Conscientious engineers are taught the importance of completing often long and complex checklists. “It might seem boring, but when people don’t, that’s when problems start to happen,” Halada says.

Ignored warnings and missed opportunities to correct problems start a “long slide down the slippery slope of incremental negative decisions,” Bea adds. This has come to be known as “normalization of deviance,” a term coined by sociologist Diane Vaughan, then at Boston College, to explain the human failings that contributed to the failure of NASA space shuttle Challenger. Patzek explains, “You have this increasing sense of false safety, that we’ve been doing this so long and gotten away with it so many times that what we do is therefore inherently safe.”

Urgency can aggravate human frailties. While investigators are divided on whether BP, Transocean, and Halliburton cut corners for the purpose of cutting costs, there were strong pressures to speed up the operation. At the time of the explosion, drilling was about six weeks behind schedule and 61 percent, or nearly $60 million, over budget.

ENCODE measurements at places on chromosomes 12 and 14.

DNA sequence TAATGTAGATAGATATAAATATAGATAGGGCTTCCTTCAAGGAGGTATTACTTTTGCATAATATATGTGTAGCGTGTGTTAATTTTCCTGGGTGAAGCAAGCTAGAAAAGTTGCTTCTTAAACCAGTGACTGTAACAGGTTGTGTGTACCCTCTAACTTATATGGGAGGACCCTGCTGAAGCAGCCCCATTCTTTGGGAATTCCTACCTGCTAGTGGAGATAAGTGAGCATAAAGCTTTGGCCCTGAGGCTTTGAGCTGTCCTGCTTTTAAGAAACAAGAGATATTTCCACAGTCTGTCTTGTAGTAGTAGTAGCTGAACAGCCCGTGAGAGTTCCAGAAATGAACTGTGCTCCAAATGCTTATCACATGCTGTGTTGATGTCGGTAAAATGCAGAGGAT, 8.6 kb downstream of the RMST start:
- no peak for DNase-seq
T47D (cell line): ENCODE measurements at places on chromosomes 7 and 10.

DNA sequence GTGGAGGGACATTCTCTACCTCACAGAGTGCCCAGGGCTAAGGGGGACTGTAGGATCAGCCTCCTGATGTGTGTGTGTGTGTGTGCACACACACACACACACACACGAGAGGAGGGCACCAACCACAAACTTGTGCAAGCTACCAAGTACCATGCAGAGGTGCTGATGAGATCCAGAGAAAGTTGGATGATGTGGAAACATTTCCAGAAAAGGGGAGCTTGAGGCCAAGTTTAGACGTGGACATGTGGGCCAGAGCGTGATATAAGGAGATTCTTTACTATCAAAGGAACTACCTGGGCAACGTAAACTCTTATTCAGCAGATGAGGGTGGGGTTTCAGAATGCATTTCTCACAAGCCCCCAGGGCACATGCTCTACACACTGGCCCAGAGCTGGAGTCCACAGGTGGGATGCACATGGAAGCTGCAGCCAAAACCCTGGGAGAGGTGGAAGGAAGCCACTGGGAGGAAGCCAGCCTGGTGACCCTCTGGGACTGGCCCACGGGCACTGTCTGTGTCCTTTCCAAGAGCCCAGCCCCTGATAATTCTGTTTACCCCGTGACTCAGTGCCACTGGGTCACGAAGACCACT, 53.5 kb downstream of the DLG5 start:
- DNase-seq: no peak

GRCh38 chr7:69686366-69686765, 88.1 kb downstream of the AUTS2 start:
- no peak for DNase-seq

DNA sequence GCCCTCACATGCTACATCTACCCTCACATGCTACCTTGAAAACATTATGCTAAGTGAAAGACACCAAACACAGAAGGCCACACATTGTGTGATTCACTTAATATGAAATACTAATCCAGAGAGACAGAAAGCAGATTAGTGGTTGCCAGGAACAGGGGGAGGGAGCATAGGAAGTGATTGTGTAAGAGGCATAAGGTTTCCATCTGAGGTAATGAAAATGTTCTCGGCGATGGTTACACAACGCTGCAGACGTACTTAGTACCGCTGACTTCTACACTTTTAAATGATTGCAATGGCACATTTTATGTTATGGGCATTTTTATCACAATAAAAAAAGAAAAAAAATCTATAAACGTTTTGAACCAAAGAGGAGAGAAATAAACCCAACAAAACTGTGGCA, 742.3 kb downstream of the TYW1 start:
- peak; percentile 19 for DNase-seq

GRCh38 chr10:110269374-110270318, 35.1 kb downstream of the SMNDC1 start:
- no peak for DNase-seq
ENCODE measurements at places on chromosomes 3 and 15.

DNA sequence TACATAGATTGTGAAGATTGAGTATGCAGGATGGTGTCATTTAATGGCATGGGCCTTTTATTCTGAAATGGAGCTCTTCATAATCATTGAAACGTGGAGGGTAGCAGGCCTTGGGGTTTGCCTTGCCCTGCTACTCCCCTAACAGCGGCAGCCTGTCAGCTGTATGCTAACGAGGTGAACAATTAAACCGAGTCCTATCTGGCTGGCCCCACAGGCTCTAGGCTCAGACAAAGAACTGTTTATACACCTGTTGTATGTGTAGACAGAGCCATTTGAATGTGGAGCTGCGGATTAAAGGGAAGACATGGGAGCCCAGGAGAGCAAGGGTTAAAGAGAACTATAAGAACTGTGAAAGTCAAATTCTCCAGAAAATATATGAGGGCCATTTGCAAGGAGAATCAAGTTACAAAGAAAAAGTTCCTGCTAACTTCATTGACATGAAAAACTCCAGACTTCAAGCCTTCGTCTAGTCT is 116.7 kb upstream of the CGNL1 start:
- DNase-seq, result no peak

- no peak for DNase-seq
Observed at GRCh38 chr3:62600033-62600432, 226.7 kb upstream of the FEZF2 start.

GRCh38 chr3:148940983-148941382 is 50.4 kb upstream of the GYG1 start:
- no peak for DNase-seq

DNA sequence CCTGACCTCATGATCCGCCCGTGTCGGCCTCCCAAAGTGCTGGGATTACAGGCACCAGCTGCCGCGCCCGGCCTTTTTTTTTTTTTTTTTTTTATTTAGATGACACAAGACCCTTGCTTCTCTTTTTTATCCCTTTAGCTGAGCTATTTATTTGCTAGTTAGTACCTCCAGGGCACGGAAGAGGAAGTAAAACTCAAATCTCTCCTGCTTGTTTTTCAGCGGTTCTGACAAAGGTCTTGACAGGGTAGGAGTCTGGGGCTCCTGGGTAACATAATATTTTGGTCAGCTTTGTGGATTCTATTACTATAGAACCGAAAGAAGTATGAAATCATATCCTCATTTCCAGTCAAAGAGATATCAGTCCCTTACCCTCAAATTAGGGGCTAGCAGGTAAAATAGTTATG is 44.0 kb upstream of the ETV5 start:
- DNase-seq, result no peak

“Every industrial and research endeavor has to have a single goal, and you cannot have multiple competing goals,” Patzek said. “If you feel safety is number one, then you cannot say that safety is No.1 and that the job should be done at the lowest cost and that the turnaround time should be the shortest possible.”

“Engineers are cultivated to be servants, and we have to teach them not to be servants.” —Robert Bea, Center for Catastrophic Risk Management at Berkeley